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advanced Light mIcroscopy for Green cHemisTry

Final Report Summary - LIGHT (advanced Light mIcroscopy for Green cHemisTry)

The LIGHT project aimed to develop optical microscopy tools and assays that enable clear-cut assignments of the overall catalytic activity of a catalyst material to specific sites or nano-scale features.
In the first half of the project, we have explored how super-resolution fluorescence microscopy can be used to visualize catalytic processes. Specifically, several fluorescence-based assays were successfully developed that allow to directly visualize and measure the catalytic activity at the nanoscale. With these assays we discovered that a seemingly homogeneous batch of catalyst materials contains a large variability in performance when looking at the nanoscale. Several catalytic materials have been studied with this approach and all of them seem to show this variability. Such variability negatively impacts the efficiency of catalysts and needs to be taken into the account in rational catalyst design.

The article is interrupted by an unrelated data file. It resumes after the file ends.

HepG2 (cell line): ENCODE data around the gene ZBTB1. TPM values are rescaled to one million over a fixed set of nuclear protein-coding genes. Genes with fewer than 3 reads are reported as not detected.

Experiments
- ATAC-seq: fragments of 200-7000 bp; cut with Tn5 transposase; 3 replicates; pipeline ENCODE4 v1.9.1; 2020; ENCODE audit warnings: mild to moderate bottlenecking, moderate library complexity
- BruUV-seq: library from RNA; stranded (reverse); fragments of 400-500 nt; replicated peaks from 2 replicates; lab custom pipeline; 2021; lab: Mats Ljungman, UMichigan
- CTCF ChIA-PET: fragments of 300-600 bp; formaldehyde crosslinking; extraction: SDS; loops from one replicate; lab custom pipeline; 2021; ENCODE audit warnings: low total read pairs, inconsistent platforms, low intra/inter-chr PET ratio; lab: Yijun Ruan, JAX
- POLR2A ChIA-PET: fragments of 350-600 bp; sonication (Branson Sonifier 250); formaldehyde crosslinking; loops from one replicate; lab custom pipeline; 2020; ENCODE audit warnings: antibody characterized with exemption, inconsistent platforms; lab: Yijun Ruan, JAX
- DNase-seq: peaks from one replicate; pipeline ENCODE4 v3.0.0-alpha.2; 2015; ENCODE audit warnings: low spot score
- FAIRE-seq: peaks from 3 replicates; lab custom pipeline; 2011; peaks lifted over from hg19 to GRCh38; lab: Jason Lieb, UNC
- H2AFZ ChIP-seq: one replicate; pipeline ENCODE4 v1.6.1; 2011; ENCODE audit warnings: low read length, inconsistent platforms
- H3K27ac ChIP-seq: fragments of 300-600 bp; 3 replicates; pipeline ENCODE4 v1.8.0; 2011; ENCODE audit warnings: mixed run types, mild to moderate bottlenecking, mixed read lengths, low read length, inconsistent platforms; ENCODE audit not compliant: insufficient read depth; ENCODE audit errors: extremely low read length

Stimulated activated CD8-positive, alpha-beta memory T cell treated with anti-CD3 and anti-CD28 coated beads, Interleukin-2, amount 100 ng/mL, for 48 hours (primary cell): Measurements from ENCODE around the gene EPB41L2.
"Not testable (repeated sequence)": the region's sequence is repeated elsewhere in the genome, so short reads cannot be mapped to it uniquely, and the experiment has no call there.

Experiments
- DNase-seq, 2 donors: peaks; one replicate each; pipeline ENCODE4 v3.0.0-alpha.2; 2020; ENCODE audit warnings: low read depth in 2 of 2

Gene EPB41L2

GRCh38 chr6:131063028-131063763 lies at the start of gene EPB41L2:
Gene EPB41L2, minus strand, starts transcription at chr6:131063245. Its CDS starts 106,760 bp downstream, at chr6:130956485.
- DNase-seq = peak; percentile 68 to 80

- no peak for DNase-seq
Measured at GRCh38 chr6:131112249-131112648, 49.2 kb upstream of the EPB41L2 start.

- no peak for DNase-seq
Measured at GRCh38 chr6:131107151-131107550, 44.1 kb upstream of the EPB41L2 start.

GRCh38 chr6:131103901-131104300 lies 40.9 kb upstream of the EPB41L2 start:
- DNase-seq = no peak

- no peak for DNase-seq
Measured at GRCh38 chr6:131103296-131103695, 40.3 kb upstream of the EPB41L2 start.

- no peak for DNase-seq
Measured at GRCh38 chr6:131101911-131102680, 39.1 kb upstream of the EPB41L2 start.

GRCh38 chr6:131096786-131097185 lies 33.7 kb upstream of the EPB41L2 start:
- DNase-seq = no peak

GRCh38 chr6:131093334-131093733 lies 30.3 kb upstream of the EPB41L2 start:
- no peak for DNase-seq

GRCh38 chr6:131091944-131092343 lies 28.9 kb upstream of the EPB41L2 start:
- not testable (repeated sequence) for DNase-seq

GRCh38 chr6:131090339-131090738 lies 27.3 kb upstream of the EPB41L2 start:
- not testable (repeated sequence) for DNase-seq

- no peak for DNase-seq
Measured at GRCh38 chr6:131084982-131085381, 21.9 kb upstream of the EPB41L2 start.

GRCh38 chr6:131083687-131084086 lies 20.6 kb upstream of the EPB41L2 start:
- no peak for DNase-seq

Simultaneously, label-free microscopy based on Raman scattering was explored. This approach does not rely on fluorescent reaction mimics and can potentially study the real (industrial) chemical reactions at the smallest scales as they are happening at the catalyst. A dedicated Raman microscope has been developed based on an existing multiphoton microscope. We successfully showed that Raman microscopy allows to detect the distribution of catalytic sites in acid zeolite catalysts.
At the same time we have developed a novel microscopy tool in collaboration with FEI and Delmic. This integrated electron and super-resolution fluorescence microscope allows to directly link the structure of a catalyst at the nanoscale (from electron microscopy) to its performance (recorded via fluorescence microscopy). The setup is now fully operational and obtained results show that it is possible to link nanoscale structural features of with various acid catalysts and photocatalysts to the local catalytic performance.
With these novel insights and structure-activity relationships generated at the nano-scale current catalyst synthesis can be rationalized and optimized. These more efficient catalysts are crucial in the development of better performing, ‘green’ chemical processes.